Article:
For generations, cognitive decline and dementia were thought to be simply a part of getting older. Today we understand that these are just symptoms of physical changes in the brain. Diseases such as Alzheimer’s disease have penetrated the public consciousness; according to the Alzheimer’s Association, 5.5 million people are currently living with the affliction (a number predicted to be as high as 16 million in a few decades). In fact, the disease is the sixth leading cause of death in the United States today.

Despite its prevalence, old stigmas about “senility” and impairment persist. Coupled with a perceived lack of progress towards prevention and treatment, these stigmas both lead many to conclude that a diagnosis of Alzheimer’s is akin to a death sentence. But modern clinical trials may lead the way to a brighter future for those afflicted with Alzheimer’s as well as the loved ones who care for them.

Trials are the key

“Without clinical trials, we just cannot advance the care, especially in a disease like Alzheimer’s which has such high unmet need for patients and their families.”

“Clinical trials can give us answers and new ideas,” says Rachelle Doody, M.D., Ph.D., global head of neurodegeneration at Roche. “Without clinical trials, we just cannot advance the care, especially in a disease like Alzheimer’s which has such high unmet need for patients and their families.”

Doody knows firsthand the stigma patients perceive in a diagnosis of Alzheimer’s disease, as well as the vital importance of clinical trials. “Before coming to Roche, I ran an Alzheimer’s disease research center and took care of patients. The stigma comes because of placing a label — patients think that others will say ‛oh this means senility’ or ‛this means a total loss of ability.’ But I’ve seen people with prodromal Alzheimer’s disease (the earliest clinical manifestation) who are still doing their work and living their life. They don't have to tell people that they're in a clinical trial.”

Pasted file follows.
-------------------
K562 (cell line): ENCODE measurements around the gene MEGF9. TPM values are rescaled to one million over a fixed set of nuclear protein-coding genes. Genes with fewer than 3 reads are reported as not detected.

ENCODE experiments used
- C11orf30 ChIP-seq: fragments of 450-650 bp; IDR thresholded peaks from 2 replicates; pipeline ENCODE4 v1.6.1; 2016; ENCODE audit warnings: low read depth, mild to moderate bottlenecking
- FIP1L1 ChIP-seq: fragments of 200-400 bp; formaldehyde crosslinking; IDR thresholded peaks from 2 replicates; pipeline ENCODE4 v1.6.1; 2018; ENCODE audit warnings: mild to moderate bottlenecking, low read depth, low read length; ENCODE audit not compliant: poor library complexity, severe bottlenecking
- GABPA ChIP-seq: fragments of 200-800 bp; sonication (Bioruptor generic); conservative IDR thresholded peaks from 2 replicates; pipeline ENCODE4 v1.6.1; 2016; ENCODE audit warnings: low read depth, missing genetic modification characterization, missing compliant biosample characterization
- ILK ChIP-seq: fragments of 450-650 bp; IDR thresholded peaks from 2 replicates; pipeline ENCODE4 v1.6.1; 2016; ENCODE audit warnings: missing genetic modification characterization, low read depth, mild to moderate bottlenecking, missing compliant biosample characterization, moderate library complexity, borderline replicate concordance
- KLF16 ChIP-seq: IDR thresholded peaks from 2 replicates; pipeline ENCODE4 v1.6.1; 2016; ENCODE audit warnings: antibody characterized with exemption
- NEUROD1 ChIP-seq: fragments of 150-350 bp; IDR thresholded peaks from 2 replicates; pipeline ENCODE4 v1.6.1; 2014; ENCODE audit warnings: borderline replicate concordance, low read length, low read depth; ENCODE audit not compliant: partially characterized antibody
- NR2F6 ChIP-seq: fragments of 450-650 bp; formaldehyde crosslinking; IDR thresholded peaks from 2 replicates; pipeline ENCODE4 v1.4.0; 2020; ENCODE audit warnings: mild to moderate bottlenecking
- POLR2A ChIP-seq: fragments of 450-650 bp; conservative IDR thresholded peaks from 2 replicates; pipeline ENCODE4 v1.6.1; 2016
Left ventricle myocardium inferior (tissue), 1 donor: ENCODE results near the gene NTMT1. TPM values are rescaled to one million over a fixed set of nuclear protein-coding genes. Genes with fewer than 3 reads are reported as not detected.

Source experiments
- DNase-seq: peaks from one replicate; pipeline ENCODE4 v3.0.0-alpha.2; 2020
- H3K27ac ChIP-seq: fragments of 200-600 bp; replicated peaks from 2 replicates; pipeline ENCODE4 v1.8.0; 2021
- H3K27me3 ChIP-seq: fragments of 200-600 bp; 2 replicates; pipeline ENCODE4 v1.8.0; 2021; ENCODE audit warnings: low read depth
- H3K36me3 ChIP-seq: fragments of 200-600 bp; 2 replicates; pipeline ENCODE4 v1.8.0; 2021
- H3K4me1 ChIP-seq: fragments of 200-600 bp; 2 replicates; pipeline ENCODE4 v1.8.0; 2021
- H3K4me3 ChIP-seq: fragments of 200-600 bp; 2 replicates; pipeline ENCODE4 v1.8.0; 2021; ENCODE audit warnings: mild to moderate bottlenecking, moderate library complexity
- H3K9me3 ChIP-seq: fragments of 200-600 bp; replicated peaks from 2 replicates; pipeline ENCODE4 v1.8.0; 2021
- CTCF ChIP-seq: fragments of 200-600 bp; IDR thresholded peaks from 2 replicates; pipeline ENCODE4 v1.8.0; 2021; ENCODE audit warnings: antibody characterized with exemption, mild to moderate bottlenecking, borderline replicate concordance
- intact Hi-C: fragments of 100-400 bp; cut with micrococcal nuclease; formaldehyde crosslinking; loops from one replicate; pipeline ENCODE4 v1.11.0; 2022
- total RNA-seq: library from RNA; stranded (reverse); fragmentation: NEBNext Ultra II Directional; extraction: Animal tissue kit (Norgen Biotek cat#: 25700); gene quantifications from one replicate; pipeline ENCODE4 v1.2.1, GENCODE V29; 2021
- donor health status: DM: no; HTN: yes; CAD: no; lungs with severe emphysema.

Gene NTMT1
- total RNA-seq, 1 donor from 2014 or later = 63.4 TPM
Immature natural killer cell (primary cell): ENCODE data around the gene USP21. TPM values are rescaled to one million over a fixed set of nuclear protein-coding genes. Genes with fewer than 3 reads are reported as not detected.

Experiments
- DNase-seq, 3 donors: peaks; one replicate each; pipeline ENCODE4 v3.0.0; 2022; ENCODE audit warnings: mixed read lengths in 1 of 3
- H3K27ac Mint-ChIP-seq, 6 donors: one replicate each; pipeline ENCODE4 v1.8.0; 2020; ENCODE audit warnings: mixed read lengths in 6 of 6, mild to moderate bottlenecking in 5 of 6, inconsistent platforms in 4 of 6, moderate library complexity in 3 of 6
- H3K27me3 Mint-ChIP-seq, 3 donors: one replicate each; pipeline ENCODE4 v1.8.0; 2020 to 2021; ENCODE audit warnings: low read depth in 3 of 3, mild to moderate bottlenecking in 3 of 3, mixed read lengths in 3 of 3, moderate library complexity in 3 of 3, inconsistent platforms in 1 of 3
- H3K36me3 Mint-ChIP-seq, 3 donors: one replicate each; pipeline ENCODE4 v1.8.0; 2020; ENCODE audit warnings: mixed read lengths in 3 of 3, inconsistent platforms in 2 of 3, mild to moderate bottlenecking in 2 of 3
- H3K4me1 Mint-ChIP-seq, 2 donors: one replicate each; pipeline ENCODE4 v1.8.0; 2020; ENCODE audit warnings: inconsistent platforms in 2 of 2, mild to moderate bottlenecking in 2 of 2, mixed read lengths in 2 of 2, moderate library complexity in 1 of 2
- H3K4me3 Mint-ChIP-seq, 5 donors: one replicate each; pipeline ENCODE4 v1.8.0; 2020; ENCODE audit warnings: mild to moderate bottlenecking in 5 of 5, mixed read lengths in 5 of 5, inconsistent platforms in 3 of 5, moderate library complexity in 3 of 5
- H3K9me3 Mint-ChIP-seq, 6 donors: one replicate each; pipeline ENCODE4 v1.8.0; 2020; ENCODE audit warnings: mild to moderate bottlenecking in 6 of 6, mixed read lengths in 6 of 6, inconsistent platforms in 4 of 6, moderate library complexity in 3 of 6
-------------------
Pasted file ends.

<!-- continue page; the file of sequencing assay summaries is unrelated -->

Doody has seen a lot of progress in recent years. “We have learned that people differ in their risk, what some of the risk factors are, and what some of the resistance factors are. That means that we've learned some promising treatment targets, such as abnormally folded proteins like amyloid and the proteins that form neurofibrillary tangles in the brain. We've also learned that the immune system is involved — all of these things have come about from our research.”

Dignity and hope

Although clinical trials have historically had a high failure rate in Alzheimer’s research, they are the best tool science has against the disease; Roche has two phase III trials in testing at the moment.

“There are more leads than we have resources to pursue,” Doody says. “There're just so many different reasons why things might not make it through to the end. But perceptions are starting to change; people who are educated about Alzheimer’s disease are starting to think in terms of prevention. Over time we’ll develop better approaches to risk reduction, but we’ll also develop very good tools toward detection. The process of Alzheimer’s disease starts more than 20 years before you can make a diagnosis. During that big window of time, we already have several trials underway to try to intervene, prevent progression or slow down progression.”

Doody is optimistic about what those clinical trials might mean to patients. “The potential of early diagnosis and treatment means, to the patient, living with dignity and hope, not inevitable progressive disability. I would love to see a move in that direction.”

To learn more about what Roche and its partners are doing to fight Alzheimer’s click here.